By Noreen Goldman, Hughes-Rogers Professor of Demography and Public Affairs, Princeton University, US
Social scientists and the media have devoted considerable attention to two recent interrelated trends among American adults: an increase in substance abuse epitomized by the opioid epidemic and an increase in death rates, particularly for so-called “deaths of despair” – drug- and alcohol-related deaths and suicide. The focus of much of this work has been on the consequences of these trends for socioeconomic disparities in survival among white middle-aged Americans. Yet, although researchers frequently use the term “despair,” they have failed to examine whether the psychological health of Americans has deteriorated as drug use and mortality rates have increased.
Despite lower life expectancy than whites and historically higher rates of drug use, blacks have received little consideration in these studies of middle-aged mortality. Some commentators argue that this is the result of racism, whereas others attribute the focus on whites to differential trends by race. During the past few years, however, certain aspects of poor health among blacks have received increased attention from scholars and the media: extreme rates of maternal morbidity and mortality and high infant mortality. Unfortunately, researchers have had more success at eliminating from consideration potential sources of these racial disparities than in identifying the likely underlying causes.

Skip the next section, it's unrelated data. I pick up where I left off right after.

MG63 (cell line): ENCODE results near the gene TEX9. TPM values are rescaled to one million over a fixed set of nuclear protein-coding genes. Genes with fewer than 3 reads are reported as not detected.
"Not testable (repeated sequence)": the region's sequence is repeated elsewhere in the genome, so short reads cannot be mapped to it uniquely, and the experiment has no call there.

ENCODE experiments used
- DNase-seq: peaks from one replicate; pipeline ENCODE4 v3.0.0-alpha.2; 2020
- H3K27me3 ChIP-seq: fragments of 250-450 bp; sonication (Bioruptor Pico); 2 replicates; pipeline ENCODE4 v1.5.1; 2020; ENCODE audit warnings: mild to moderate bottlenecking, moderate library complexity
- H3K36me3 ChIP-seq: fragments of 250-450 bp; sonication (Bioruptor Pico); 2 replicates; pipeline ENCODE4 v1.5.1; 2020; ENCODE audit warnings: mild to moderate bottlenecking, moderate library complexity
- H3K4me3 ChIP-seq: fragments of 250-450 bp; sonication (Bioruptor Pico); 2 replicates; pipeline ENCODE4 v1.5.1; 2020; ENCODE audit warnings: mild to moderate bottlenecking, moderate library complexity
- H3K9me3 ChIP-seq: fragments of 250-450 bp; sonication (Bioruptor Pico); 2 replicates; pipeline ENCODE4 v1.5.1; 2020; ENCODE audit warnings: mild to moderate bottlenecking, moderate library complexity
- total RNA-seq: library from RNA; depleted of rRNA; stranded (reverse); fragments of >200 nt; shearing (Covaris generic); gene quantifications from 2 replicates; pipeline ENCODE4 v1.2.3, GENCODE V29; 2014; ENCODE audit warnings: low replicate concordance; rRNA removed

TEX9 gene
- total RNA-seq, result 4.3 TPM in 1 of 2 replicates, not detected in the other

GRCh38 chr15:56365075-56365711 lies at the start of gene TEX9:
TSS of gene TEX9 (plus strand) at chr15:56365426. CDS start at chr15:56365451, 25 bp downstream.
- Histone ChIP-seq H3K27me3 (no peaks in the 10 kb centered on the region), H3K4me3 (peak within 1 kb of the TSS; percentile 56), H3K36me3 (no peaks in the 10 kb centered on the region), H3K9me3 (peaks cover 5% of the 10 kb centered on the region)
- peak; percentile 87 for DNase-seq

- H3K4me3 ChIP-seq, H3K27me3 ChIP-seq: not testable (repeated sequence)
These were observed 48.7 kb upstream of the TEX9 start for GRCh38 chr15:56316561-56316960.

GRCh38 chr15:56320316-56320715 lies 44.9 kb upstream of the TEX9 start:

I address both of these disturbing mortality patterns in my talk. First, I use two waves of a national survey to assess whether recent changes in psychological well-being mirror those of drug use and “deaths of despair” and whether socioeconomic differentials are consistent with patterns of widening social inequality in mortality. Second, I explore some of the reasons that blacks may have been omitted from this narrative. Finally, I use data on births in a 40-year period, with records linked across generations, to examine the change in birth outcomes (e.g., prevalence of low birthweight) between black immigrant women and their US-born daughters. The findings underscore the potential role of lifetime discrimination in producing the black disadvantage in birth outcomes and infant health.
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